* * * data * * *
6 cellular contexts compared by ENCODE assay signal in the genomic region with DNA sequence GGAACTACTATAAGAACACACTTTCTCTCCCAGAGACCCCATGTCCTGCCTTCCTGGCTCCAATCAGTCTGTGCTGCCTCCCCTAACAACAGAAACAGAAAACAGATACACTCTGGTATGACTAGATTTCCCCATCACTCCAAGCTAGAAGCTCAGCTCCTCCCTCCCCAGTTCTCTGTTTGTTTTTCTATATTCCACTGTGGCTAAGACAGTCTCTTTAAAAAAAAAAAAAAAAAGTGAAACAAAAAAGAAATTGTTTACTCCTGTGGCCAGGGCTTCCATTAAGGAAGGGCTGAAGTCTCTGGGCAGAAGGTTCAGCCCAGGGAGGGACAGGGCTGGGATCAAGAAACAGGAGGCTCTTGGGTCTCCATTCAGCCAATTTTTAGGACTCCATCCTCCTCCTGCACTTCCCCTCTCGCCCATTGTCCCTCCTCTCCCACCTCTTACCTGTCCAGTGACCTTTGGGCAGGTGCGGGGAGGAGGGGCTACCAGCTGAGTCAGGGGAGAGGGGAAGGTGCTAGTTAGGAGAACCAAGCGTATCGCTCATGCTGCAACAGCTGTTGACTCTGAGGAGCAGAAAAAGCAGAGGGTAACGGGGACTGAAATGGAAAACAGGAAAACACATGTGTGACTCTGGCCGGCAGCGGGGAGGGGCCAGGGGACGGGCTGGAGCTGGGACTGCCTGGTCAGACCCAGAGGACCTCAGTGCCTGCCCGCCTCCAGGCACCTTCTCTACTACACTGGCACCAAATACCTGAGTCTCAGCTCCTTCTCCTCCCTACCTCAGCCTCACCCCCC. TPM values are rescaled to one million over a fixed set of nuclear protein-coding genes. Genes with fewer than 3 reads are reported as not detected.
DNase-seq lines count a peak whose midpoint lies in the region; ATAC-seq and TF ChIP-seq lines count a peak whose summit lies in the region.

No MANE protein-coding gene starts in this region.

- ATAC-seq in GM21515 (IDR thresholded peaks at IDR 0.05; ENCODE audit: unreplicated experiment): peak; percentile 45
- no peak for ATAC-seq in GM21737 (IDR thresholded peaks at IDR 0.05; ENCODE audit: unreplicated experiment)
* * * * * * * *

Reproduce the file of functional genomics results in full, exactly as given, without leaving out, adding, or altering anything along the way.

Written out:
6 cellular contexts compared by ENCODE assay signal in the genomic region with DNA sequence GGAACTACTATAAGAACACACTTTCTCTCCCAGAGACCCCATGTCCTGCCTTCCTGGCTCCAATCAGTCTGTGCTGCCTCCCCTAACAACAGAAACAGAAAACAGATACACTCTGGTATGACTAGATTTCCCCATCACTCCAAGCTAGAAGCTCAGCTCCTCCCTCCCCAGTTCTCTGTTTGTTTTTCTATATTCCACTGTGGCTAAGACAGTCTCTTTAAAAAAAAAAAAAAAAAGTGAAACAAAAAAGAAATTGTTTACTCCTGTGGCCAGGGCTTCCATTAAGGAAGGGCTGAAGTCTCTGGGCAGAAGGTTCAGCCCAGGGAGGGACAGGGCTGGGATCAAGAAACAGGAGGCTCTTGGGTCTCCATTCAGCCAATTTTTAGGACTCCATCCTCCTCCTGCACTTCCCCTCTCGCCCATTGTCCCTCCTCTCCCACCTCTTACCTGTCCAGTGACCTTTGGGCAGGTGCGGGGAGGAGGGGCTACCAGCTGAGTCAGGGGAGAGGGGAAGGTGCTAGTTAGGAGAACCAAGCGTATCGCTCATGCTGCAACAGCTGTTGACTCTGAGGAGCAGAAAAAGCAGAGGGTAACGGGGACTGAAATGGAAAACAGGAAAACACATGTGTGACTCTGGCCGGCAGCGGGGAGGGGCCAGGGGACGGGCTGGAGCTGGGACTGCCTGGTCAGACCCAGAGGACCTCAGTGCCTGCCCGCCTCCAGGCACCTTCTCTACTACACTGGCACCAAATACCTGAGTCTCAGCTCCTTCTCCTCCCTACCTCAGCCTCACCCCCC. TPM values are rescaled to one million over a fixed set of nuclear protein-coding genes. Genes with fewer than 3 reads are reported as not detected.
DNase-seq lines count a peak whose midpoint lies in the region; ATAC-seq and TF ChIP-seq lines count a peak whose summit lies in the region.

No MANE protein-coding gene starts in this region.

- ATAC-seq in GM21515 (IDR thresholded peaks at IDR 0.05; ENCODE audit: unreplicated experiment): peak; percentile 45
- no peak for ATAC-seq in GM21737 (IDR thresholded peaks at IDR 0.05; ENCODE audit: unreplicated experiment)